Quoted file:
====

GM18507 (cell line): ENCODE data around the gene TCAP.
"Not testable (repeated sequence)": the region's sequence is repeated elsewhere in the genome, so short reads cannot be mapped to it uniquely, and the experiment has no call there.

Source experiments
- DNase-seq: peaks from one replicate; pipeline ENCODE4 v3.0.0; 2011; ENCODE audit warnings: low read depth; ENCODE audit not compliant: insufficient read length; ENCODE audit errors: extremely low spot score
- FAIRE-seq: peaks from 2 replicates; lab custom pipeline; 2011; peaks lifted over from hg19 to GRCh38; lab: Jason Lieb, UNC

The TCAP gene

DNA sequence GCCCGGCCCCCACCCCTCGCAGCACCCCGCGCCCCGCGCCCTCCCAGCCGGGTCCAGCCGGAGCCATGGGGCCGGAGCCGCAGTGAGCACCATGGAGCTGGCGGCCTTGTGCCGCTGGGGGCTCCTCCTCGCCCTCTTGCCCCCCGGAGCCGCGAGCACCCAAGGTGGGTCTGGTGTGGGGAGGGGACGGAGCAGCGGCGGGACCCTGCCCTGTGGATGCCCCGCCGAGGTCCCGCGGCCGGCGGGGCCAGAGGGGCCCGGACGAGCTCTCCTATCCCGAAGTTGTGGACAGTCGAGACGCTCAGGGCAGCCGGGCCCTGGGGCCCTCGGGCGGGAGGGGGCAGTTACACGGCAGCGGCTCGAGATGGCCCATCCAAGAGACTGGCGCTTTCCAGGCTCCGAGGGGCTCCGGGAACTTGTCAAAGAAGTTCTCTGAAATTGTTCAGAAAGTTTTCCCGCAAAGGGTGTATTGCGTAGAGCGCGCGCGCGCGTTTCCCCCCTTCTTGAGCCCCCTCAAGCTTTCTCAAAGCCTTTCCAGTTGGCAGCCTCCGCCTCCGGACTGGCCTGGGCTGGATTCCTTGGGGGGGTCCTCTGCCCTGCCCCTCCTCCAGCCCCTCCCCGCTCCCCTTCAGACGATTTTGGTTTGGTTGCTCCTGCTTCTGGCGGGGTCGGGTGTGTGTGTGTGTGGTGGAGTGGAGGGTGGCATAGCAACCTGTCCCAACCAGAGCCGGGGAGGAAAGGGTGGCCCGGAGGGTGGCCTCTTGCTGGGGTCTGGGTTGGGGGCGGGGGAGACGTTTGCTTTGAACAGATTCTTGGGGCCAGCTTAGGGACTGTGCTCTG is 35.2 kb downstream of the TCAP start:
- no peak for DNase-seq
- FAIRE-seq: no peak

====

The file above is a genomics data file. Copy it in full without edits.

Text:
GM18507 (cell line): ENCODE data around the gene TCAP.
"Not testable (repeated sequence)": the region's sequence is repeated elsewhere in the genome, so short reads cannot be mapped to it uniquely, and the experiment has no call there.

Source experiments
- DNase-seq: peaks from one replicate; pipeline ENCODE4 v3.0.0; 2011; ENCODE audit warnings: low read depth; ENCODE audit not compliant: insufficient read length; ENCODE audit errors: extremely low spot score
- FAIRE-seq: peaks from 2 replicates; lab custom pipeline; 2011; peaks lifted over from hg19 to GRCh38; lab: Jason Lieb, UNC

The TCAP gene

DNA sequence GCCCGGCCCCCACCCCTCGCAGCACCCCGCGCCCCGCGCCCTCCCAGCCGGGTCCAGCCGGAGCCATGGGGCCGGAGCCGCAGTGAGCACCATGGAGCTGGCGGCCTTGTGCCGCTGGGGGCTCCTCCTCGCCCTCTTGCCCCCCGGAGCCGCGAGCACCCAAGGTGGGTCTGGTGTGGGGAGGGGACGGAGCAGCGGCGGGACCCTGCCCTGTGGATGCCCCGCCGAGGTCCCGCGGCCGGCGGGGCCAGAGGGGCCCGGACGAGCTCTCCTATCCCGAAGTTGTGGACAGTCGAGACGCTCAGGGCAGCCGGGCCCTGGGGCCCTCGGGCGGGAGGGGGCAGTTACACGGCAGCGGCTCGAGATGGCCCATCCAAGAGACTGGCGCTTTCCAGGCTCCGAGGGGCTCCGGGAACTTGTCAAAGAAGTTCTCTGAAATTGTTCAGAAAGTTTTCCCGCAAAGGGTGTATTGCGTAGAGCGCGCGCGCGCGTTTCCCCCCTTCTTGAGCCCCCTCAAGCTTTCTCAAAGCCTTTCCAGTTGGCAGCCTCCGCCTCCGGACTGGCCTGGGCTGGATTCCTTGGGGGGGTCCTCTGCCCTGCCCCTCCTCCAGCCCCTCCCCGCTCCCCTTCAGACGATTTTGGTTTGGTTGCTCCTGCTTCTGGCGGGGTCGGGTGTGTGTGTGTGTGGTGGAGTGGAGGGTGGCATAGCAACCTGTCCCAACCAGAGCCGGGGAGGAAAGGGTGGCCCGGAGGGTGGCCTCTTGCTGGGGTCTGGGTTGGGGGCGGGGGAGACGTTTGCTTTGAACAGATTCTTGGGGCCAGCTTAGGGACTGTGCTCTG is 35.2 kb downstream of the TCAP start:
- no peak for DNase-seq
- FAIRE-seq: no peak